Put another way: with my Ikon and S100, in idle moments I often find myself twiddling with the dials. I like the indulgent tick-tick-ticking of spinning the aperture ring on my 35/2 or twirling the ribbed lens wheel on the S100. I also know that with either of those cameras I could quickly reset if a photo opportunity arose; at this point I could probably set and focus my Ikon blindfolded. I can't imagine myself doing the same with the G5. These things shouldn't matter, but, well, yeah, they do! Particularly for an expensive hobby.

I've heard the GX1 is better when it comes to the intangibles, but you'd be losing the very useful swivel screen and the built-in EVF. The G5 remains the more practical and flexible choice.

During my rental period, I welcomed the excuse to give my much-adored Micro Four-Thirds lenses some exercise with a more modern partner. But I doubt I'll buy a G5 for myself. I honestly don't know what I want. The GH2 might be right, but it's also aging and its replacement has a larger, all-new body. Maybe I'll try the GX1. Maybe the grass is greener with Olympus or Fuji these days.

Fly away

It's an exciting time to be a digital photographer. It's also a frustrating time to be in the middle of the market. Big iron DSLRs have overwhelming firepower for those that need extreme resolution or speed. For everyone else, 'serious' compact cameras are getting so much better so quickly that it's almost scary. Here's the puzzle for everything in between: I think anything that can't offer ultimate size or ultimate IQ must offer a premium experience to be worth using. Although the G5 can use those excellent M4/3 lenses, the camera itself doesn't get my photographic juices flowing.

And I think that's where I left it: the G5 checks a lot of boxes but it does so without a lot of pizazz, like an above-average PowerPoint from the accounting department. For the size, image quality, features, and lens selection I would totally recommend it to friends looking to get into an interchangeable lens system, definitely before I would recommend any crop-sensor DSLR. Compared to the Olympus OMD or the GH series, it's totally a bargain. It appeals to that side of me that reads Consumer Reports. It's just fine.

The G5 is a perfectly acceptable photographic appliance, but it's in an era where 'perfectly acceptable' might not be enough.

last updated 22 mar 2013


Victorinox Compact

Concept: 3 out of 5
Execution: 4 out of 5
Yeah, but: I shouldn't like it this much.

The Long Version: Only one layer thicker than February's SAK Of The Month, the Bantam, the Victorinox 'Compact' adds a lot of options over the slimmer knife. Like the Bantam, there's a large blade and combo tool taking up one layer, while the Compact includes a second tool layer that has a pair of scissors. That alone doesn't make much of a difference, even though the Victorinox scissors are quite good, but the Compact also adds back-side tools and the 'plus' Cellidor scales.

My favourite back-side tools are the awl and the Philips screwdriver; I avoided the Compact for months because it has neither, but it has turned out to be one of my favourite knives anyway. I would only use the backside awl for starting screw holes – unlike the inline awl of January's SAKOTM, the Electrician, which can work as a cutting tool – and the corkscrew actually does that pretty well, in addition to all of the other cork-screwy functions that the awl can't do.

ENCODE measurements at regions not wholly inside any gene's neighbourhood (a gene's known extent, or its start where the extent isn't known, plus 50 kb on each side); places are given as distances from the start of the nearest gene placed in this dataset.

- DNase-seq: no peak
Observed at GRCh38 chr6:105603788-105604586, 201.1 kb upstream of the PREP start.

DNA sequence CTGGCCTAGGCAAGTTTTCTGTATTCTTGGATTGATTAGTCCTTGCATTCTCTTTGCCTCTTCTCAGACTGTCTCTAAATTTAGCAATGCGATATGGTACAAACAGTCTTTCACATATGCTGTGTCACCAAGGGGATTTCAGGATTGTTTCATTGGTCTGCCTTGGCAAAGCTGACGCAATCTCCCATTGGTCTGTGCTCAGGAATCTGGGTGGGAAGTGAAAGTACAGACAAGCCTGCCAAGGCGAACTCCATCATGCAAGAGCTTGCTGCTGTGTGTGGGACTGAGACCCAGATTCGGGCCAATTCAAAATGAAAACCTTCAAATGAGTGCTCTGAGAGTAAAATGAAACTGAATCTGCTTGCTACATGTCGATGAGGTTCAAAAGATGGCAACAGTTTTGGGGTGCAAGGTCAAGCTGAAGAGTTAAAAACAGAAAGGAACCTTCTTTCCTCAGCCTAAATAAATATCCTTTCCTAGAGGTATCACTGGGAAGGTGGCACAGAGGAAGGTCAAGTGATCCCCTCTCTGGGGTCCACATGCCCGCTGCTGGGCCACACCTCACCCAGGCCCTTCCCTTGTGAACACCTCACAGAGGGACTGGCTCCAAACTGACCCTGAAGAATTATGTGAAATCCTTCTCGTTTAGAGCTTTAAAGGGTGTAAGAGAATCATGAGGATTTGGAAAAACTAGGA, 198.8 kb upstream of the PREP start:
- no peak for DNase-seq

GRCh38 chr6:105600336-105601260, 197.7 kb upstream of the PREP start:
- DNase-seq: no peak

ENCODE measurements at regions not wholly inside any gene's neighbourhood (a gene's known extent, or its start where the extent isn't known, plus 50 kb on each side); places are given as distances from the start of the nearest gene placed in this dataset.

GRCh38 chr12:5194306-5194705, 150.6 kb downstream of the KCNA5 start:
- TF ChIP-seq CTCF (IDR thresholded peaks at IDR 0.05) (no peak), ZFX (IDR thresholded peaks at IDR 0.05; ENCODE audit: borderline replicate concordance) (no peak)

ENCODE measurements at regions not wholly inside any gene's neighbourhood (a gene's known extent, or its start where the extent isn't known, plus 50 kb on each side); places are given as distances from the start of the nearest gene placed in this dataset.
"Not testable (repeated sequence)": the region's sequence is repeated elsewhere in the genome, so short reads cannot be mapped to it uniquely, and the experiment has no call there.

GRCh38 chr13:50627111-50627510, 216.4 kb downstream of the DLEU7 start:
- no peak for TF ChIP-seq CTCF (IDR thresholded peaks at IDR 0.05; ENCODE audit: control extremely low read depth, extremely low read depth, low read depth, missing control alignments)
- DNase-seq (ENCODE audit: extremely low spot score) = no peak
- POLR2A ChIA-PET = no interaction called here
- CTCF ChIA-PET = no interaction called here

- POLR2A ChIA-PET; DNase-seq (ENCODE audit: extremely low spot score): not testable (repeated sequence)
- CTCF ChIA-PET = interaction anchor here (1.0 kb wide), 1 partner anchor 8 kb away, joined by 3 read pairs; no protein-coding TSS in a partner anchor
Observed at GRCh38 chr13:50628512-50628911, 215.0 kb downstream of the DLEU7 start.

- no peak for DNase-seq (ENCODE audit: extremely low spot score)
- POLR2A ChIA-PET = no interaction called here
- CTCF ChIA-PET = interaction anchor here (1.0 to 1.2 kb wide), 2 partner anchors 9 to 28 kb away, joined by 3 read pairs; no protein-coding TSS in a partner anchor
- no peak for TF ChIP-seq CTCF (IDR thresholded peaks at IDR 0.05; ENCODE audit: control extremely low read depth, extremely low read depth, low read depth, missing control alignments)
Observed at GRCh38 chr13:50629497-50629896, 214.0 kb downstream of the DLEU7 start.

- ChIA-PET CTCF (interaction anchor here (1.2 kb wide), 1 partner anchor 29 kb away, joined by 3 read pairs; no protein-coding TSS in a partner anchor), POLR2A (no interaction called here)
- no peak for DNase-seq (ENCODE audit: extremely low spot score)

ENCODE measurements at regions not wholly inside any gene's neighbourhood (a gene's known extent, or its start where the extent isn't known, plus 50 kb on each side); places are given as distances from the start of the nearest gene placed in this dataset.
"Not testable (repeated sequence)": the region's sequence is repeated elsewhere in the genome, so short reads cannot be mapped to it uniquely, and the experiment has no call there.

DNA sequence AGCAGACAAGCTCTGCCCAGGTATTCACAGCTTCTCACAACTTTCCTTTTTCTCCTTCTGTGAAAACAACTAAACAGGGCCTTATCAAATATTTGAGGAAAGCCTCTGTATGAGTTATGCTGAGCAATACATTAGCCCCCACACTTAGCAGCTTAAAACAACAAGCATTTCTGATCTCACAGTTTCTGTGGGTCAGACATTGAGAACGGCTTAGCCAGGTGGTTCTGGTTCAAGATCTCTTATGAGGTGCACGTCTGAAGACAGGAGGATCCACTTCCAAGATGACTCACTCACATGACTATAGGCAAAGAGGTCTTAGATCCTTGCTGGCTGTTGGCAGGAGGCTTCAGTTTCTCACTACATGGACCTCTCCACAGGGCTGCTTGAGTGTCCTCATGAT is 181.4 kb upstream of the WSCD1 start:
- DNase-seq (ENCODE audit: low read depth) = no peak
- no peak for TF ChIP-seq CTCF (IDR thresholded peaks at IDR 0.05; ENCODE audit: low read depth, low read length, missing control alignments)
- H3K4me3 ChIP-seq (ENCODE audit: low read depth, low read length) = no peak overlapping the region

While the backside Hook tool is a fairly low-demand item, to be polite, the Compact adds a narrow nail file to the exposed surface of it. This creates a workable substitute for the typical nail file tool, which would otherwise need the spot that the combo tool takes up in the Compact. And let me tell you, I love the combo tool – it replaces the screwdriver, can opener, and the backside Philips driver all at the same time. So anything that lets me have the combo tool is a win, and on the Compact there isn't a single downside to having it on the knife. Okay, I do sometimes wish I had a small second blade, but I can live without it when I need to.

This is something of an 'unofficial' use for the combo tool, as Victorinox doesn't seem to know about it, but the acute corner makes an excellent Philips screwdriver. No, I wouldn't want to hang a sheet of drywall with it, or use it for any real work, but that's true for the backside Philips as well. All I'd really use either for is loosening a screw before removing it by hand, or other occasional light tweaks, quick tasks, or desert-island emergencies. The rare inline Philips can be genuinely useful, but using the combo tool instead of the backside Philips isn't giving up much.

Hidden in the 'plus' scales is a small pin (look in the corkscrew cutout) and a slim pen, which join the traditional tweezers and toothpick of the standard Cellidor-scaled knives. I can't quite say that I've never used these two additions – I tried using the pin for something, which didn't work, but the tiny-slot eyeglass screwdriver that fits into the Victorinox corkscrew did the trick instead.

It's tough to find a SAK-appropriate task that the Compact can't do, despite it only being a two-layer knife. In terms of actual functions, rather than just tool counts, it compares quite favourably to much thicker knives. I generally choose an unreviewed SAK for daily carry each month, but I think the Compact may continue to ride shotgun for quite some time.

last updated 9 mar 2013